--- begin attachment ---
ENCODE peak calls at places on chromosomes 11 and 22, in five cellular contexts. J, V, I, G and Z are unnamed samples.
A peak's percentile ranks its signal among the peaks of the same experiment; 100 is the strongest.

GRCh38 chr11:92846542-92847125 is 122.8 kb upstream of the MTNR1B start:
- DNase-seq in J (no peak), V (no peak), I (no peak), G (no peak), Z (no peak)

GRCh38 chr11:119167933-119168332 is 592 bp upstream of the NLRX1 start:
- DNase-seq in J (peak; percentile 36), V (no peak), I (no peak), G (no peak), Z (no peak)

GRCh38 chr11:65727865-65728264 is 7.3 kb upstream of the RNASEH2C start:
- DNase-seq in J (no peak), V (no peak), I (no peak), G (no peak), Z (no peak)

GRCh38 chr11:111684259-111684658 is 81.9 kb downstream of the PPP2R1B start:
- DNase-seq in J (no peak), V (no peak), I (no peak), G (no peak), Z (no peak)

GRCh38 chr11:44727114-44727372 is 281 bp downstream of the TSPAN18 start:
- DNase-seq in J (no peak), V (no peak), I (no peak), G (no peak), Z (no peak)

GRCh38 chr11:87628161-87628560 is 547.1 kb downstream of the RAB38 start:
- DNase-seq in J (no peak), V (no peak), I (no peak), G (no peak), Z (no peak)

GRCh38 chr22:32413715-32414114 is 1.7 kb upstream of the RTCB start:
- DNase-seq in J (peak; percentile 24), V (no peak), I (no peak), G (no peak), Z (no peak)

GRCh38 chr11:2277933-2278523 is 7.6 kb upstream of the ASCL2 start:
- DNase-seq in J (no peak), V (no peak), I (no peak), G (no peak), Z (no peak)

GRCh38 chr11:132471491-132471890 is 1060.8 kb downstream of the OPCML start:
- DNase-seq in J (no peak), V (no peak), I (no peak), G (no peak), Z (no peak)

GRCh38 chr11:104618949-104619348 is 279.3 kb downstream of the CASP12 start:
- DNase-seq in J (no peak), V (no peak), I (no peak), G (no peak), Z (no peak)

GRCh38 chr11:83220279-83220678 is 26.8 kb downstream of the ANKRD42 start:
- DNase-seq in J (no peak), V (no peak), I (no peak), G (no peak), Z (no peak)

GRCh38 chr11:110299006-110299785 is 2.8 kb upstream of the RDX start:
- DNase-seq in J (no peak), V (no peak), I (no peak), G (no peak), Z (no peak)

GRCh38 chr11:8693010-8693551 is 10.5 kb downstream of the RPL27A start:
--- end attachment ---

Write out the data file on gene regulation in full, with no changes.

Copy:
ENCODE peak calls at places on chromosomes 11 and 22, in five cellular contexts. J, V, I, G and Z are unnamed samples.
A peak's percentile ranks its signal among the peaks of the same experiment; 100 is the strongest.

GRCh38 chr11:92846542-92847125 is 122.8 kb upstream of the MTNR1B start:
- DNase-seq in J (no peak), V (no peak), I (no peak), G (no peak), Z (no peak)

GRCh38 chr11:119167933-119168332 is 592 bp upstream of the NLRX1 start:
- DNase-seq in J (peak; percentile 36), V (no peak), I (no peak), G (no peak), Z (no peak)

GRCh38 chr11:65727865-65728264 is 7.3 kb upstream of the RNASEH2C start:
- DNase-seq in J (no peak), V (no peak), I (no peak), G (no peak), Z (no peak)

GRCh38 chr11:111684259-111684658 is 81.9 kb downstream of the PPP2R1B start:
- DNase-seq in J (no peak), V (no peak), I (no peak), G (no peak), Z (no peak)

GRCh38 chr11:44727114-44727372 is 281 bp downstream of the TSPAN18 start:
- DNase-seq in J (no peak), V (no peak), I (no peak), G (no peak), Z (no peak)

GRCh38 chr11:87628161-87628560 is 547.1 kb downstream of the RAB38 start:
- DNase-seq in J (no peak), V (no peak), I (no peak), G (no peak), Z (no peak)

GRCh38 chr22:32413715-32414114 is 1.7 kb upstream of the RTCB start:
- DNase-seq in J (peak; percentile 24), V (no peak), I (no peak), G (no peak), Z (no peak)

GRCh38 chr11:2277933-2278523 is 7.6 kb upstream of the ASCL2 start:
- DNase-seq in J (no peak), V (no peak), I (no peak), G (no peak), Z (no peak)

GRCh38 chr11:132471491-132471890 is 1060.8 kb downstream of the OPCML start:
- DNase-seq in J (no peak), V (no peak), I (no peak), G (no peak), Z (no peak)

GRCh38 chr11:104618949-104619348 is 279.3 kb downstream of the CASP12 start:
- DNase-seq in J (no peak), V (no peak), I (no peak), G (no peak), Z (no peak)

GRCh38 chr11:83220279-83220678 is 26.8 kb downstream of the ANKRD42 start:
- DNase-seq in J (no peak), V (no peak), I (no peak), G (no peak), Z (no peak)

GRCh38 chr11:110299006-110299785 is 2.8 kb upstream of the RDX start:
- DNase-seq in J (no peak), V (no peak), I (no peak), G (no peak), Z (no peak)

GRCh38 chr11:8693010-8693551 is 10.5 kb downstream of the RPL27A start: